Once again, I walked through the landfill graveyard in Tijuana, Mexico. (See previous post, A Giant Web in the Brain – The Science of Creativity.) This time it was a bright Saturday afternoon in November.
While I hiked the irregular and rutted ground to admire the Dia de los Muertos (Day of the Dead) decorations, I witnessed an amazing act of spontaneous compassion coming from the children of the landfill. These children live in poverty that is truly unimaginable yet their hearts overflow with concern for less fortunate creatures.
It went down like this:
Twelve young children led by two 10-year-old girls, Fatima and Elly, played among the tombstones.
According to the girls, recounting the part of the story I hadn’t seen, a car speeding down the road struck and killed one of the stray dogs that roamed the landfill. The driver got out of his vehicle to make sure his car was okay, and as an afterthought, he tossed the dog into the graveyard.
Once he drove off, the children crowded around the poor dog, feeling pity for the animal. Upset by the man’s behavior, they tried to figure out what to do.
Fatima and Elly took charge and led the younger kids across the road to a house where they borrowed a shovel and a garden spade.
They returned to the graveyard and set about finding a spot among the human graves to dig a final resting place for the “¡Pobre perrito!”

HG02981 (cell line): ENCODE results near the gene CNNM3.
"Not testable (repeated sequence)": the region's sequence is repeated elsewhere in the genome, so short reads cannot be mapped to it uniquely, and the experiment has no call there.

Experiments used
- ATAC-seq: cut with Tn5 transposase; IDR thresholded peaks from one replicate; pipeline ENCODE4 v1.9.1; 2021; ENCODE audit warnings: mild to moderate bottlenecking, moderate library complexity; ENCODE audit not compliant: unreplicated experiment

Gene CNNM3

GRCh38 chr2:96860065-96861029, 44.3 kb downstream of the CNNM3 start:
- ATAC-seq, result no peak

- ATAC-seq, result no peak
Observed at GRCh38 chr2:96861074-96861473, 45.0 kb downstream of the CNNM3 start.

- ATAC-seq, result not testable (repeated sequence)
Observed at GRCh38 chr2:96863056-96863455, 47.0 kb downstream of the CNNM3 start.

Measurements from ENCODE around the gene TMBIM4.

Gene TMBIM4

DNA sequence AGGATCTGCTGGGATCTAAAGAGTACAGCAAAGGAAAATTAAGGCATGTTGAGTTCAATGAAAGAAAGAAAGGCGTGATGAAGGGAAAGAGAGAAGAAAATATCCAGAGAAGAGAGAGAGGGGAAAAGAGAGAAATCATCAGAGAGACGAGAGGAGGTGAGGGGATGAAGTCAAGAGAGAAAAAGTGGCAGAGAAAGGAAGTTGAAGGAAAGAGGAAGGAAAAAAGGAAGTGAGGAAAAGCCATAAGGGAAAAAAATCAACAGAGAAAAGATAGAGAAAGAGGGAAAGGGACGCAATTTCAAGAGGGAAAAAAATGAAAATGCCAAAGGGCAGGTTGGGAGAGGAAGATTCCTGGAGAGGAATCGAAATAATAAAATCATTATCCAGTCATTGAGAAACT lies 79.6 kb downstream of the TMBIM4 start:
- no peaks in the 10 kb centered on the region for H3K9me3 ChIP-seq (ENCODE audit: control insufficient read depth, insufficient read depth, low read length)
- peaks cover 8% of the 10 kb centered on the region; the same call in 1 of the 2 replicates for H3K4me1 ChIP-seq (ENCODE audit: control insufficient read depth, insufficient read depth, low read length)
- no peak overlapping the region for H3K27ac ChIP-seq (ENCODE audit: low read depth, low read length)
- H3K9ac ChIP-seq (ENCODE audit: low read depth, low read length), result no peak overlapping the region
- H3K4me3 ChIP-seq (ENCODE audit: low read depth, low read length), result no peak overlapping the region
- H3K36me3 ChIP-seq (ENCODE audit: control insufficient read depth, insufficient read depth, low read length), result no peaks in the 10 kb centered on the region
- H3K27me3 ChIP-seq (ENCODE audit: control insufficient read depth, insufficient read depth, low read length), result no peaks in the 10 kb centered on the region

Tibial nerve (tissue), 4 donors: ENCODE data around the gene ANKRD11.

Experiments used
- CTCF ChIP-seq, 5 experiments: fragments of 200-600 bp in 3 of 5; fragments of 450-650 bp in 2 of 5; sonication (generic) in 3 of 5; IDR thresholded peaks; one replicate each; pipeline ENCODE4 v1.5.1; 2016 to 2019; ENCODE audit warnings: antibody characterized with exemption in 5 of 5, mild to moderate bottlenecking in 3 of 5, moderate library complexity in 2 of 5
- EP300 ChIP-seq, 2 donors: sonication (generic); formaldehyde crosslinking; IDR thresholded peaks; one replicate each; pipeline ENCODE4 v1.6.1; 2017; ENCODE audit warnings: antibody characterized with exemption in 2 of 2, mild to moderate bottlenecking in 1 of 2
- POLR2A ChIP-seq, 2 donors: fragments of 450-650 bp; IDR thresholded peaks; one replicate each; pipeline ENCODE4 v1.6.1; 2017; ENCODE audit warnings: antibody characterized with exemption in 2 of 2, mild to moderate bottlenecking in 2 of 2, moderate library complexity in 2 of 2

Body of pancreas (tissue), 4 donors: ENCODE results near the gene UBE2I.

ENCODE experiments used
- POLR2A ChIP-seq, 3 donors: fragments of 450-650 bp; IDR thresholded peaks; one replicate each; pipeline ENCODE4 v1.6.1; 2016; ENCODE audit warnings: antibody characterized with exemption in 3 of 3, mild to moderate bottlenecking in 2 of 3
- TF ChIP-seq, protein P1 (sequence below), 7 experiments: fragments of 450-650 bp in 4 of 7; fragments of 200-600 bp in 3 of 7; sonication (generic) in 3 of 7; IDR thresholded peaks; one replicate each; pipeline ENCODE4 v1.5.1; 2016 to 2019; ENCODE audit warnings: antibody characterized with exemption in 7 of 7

The ground was hard and they struggled. A volunteer from our medical team approached the children and offered to help dig the grave.
The kids handed her the shovel and a small grave was quickly dug in a shallow depression in the dirt near a bright blue tomb and bush full of berries.
Then the children took control again. They ran back to the dog’s body and carefully picked it up, carried it to the hole and gently placed it inside. They took turns covering it with dirt, then decorated the grave with boughs of berries, flowers and smooth stones arranged in the shape of a cross.
After a few solemn moments at the gravesite, they eventually went back to playing, surrounded by all the colorful Day of the Dead tributes.
I felt lucky to observe this simple act of compassion coming from these kids. As a dog owner, it was very moving to watch. These remarkable children had compassion far beyond their years and their circumstances. I told them so.
Have you ever seen young children show more concern than an adult? Why do some children show such compassion while others are bullies or brutal to their peers? Or to animals?
Empathy is the capacity to understand and appreciate the feelings of another and to use these feelings to guide one’s actions.
Learning compassion early in life certainly builds moral character, reduces bullying, and cultivates confidence. Teaching children compassion and respect for fellow human beings helps them become better adults and it also helps the less fortunate in their own communities.
Studies indicate there are several key experiences that actually teach kids compassion/empathy:
1) If they see compassion in action: Children learn by example. If they witness compassion in their lives, they absorb those qualities. Fatima and Elly were definitely teaching the younger children by their example.